We’ve had people from 52 countries on 6 continents promoting our project and 24 of those countries sent in donations to our crowd funding campaigns on Kidsofthegulf.com. Kids of the Gulf has come to signify a positive movement led by young people who feel strongly that they deserve to have their voices heard. They are not voting age yet, but they’ve found a way to connect through Twitter and share information and opportunities for activism on issues they feel strongly about. When they see something they want to change, they go into immediate action. ‘Wait’ is not in their vocabulary. ‘You can’t do that’ is not something they accept.
2 years ago, I made a choice to take action on something that I felt strongly about. I’d never done anything like this before and had no idea what I was getting myself into. I just knew I had to do something beyond comment on oil spill articles posted on Facebook. Since then, I’ve been fortunate enough to work with some of the most inspiring young people I’ve ever known, and one of my biggest heroes on animal rights and environmental issues is on speed dial. We’re making a film that will have an impact on people around the world and will help engage a new generation with dialogue on clean & sustainable energy, resource conservation and efficiency initiatives.
It all started with the decision to take action and leap into the unknown. Had I waited to pitch this idea to a film studio or get the buy-in of partners or investors, I may never have done any of this.
My friend Jeff once remarked to me that the Wright Brothers didn’t have a pilot’s license. Well, I don’t have a degree in changing the world, but an opportunity to make a difference was there and I leaned in and went for it.
For those of you who have your own causes or issues you care about, don’t wait for everyone to agree with you. Don’t wait to get the perfect equipment or the endorsement of someone famous. Start. Take action now! You’ll attract others who feel the same way. It worked for me, and it’s resulted in the best work I’ve ever done in my life.
I hope each of you will take that first action, whatever it may be. Here at WDS, we have a remarkable opportunity to come together with other change agents who are doing incredible work in the world. I encourage you to stay in touch with the people you’ve met here and continue to push the limits of possibility in the weeks and months ahead. The world truly does need us all to be at the top of our game.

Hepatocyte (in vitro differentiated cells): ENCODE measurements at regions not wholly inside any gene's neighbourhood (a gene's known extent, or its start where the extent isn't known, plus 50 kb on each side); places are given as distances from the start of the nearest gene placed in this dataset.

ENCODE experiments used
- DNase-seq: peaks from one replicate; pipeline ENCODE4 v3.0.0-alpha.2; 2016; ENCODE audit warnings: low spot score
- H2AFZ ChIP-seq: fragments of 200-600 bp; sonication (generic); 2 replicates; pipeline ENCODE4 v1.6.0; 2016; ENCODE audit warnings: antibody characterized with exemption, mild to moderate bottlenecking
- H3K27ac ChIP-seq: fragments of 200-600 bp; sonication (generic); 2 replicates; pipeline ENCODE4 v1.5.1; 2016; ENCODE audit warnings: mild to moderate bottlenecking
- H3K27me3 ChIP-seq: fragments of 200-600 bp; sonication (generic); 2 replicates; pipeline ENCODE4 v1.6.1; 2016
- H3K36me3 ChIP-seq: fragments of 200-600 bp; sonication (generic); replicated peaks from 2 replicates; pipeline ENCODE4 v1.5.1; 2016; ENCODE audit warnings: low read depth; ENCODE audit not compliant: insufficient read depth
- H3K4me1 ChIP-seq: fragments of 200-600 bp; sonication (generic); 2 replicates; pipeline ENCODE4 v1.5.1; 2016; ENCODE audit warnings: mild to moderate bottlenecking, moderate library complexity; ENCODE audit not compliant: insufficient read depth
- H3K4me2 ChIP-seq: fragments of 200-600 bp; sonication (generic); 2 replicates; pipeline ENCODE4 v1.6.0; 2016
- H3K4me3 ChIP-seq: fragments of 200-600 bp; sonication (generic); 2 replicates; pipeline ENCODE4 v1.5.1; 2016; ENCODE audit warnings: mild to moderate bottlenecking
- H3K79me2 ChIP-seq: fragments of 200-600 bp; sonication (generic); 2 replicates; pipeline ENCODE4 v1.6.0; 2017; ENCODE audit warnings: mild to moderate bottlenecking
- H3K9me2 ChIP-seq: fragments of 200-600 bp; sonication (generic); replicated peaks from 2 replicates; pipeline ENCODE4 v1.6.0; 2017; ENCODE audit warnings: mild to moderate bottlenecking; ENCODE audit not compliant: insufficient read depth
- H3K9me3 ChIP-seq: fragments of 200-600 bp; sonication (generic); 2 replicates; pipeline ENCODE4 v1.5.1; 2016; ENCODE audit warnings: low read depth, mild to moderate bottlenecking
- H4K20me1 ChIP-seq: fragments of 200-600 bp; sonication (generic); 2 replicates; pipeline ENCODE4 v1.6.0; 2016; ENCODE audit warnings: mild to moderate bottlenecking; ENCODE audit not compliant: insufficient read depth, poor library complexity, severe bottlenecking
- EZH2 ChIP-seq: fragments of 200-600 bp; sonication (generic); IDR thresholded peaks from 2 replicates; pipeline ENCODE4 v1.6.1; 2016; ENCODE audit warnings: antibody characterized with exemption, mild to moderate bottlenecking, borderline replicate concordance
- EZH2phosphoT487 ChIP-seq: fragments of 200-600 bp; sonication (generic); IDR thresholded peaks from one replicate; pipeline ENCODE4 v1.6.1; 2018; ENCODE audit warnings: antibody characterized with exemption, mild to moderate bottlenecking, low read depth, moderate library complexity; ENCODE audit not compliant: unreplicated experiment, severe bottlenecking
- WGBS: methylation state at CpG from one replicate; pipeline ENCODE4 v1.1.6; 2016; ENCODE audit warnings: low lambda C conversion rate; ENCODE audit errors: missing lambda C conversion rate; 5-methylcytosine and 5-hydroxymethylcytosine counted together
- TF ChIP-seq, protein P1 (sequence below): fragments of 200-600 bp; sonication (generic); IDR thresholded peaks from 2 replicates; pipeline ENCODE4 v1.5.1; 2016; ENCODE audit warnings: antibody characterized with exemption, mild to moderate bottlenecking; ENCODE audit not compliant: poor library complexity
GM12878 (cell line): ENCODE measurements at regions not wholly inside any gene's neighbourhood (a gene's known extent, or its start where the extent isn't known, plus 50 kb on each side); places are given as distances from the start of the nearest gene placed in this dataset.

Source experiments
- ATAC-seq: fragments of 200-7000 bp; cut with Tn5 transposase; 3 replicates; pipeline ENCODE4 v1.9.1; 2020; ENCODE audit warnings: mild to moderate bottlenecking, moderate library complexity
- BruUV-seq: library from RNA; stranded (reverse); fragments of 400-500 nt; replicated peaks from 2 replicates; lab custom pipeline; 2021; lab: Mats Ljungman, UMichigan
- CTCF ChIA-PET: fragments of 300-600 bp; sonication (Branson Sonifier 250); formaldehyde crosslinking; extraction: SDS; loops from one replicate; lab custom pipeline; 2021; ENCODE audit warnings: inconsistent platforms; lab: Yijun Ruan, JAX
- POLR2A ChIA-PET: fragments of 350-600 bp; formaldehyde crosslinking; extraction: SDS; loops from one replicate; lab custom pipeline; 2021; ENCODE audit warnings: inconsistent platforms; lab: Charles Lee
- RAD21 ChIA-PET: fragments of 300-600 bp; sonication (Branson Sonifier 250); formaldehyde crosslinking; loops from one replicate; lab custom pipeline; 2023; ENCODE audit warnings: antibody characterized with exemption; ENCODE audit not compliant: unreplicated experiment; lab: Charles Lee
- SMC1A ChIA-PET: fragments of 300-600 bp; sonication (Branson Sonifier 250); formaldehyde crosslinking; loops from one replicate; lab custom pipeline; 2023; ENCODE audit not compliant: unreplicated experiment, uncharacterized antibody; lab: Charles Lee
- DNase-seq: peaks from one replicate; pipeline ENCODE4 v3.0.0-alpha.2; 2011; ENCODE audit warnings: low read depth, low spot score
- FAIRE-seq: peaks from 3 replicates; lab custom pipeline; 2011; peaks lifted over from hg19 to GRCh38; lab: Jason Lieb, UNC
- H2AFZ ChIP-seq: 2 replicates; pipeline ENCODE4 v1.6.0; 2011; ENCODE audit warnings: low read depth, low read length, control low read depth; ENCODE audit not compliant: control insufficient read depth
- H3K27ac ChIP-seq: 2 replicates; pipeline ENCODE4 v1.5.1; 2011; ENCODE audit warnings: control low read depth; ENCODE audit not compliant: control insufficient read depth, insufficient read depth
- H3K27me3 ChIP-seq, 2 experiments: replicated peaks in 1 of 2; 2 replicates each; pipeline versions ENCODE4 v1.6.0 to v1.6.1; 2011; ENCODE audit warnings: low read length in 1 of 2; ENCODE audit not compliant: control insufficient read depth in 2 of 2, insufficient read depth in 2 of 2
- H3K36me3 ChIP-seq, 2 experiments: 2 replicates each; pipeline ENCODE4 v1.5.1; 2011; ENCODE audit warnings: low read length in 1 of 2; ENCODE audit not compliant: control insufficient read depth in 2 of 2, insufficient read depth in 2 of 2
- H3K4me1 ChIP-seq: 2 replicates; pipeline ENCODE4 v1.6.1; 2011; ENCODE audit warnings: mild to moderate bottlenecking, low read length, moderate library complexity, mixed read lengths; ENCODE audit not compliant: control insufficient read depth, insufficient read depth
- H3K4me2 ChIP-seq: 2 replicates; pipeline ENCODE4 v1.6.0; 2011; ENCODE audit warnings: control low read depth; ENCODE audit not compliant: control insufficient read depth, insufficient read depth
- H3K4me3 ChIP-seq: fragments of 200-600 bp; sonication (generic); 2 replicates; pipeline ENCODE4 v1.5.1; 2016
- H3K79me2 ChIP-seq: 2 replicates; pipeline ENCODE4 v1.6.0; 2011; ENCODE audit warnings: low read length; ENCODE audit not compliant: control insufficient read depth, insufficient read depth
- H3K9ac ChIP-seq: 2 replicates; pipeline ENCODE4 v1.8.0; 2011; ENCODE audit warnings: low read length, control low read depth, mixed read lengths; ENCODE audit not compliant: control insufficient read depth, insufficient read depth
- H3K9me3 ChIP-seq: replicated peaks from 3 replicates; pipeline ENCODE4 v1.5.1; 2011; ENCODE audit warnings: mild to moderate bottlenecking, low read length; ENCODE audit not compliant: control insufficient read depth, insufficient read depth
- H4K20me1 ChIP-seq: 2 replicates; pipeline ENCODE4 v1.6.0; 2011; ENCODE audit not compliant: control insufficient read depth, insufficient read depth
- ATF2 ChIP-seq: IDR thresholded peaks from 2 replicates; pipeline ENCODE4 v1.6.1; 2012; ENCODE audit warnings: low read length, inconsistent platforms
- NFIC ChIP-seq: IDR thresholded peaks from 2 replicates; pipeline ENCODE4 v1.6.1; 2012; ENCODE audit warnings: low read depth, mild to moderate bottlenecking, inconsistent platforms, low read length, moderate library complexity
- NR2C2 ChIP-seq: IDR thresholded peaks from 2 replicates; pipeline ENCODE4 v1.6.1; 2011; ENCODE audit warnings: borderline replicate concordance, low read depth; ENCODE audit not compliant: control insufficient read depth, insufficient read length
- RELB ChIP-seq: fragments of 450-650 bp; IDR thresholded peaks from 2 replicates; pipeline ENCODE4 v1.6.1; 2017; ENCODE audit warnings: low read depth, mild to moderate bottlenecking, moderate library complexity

Thank you all for showing up, and special thanks to Chris and the WDS Action Team for facilitating this incredible experience!”
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I’ve never felt more supported in my life than I did at the conclusion of Sunday’s program. Chris came onto the stage at the end to bring the formal conference to a close and began telling a story of an anonymous donor that approached him with a significant sum of money because this person saw the power of last year’s inaugural World Domination Summit. The WDS team discussed the best way to use this money for good and they elected to distribute the money back to attendees to use in their own pursuits in making positive changes throughout the world. Each paid attendee would receive $100 as we left the theater.
My jaw dropped. I’ve never felt anything like it. Such appreciation and love. Wow.
I left the theater along with 1,000 other attendees who shared my shock and delight at this magnificent gift and went into the lobby to talk with people. Several people approached me and said they were really moved by my story and wanted to know how to help. One lady even brought her envelope with $100 in it and said she wanted to donate it to Kids of the Gulf.
I knew when I left Atlanta that speaking from the main stage at this conference would be a unique opportunity to share the story of Kids of the Gulf, and it was everything I hoped for and much more.
I would like to take this opportunity to publicly thank Chris Guilllebeau and the whole Action Team at WDS for creating the opportunity for each of us to share in this remarkable weekend and for having the faith in me and this work to have us featured in front of the entire audience at WDS. I encourage each of you who read this to check out Chris and the work he is doing in the world. He’s one to follow and support, becuase his entire life is about service to others. He’s a model human and global citizen and I’m proud to call him my friend.
Thank you all for believing in this film. We have something really special here, and I’m more encouraged than ever that this story will bring about remarkable change in this conventional world we live in. Onward…
p.s. I’ll think long and heard on how best to use the $200 that was donated yesterday. If you have ideas, please do share.
Photos courtesy of Armosa Studios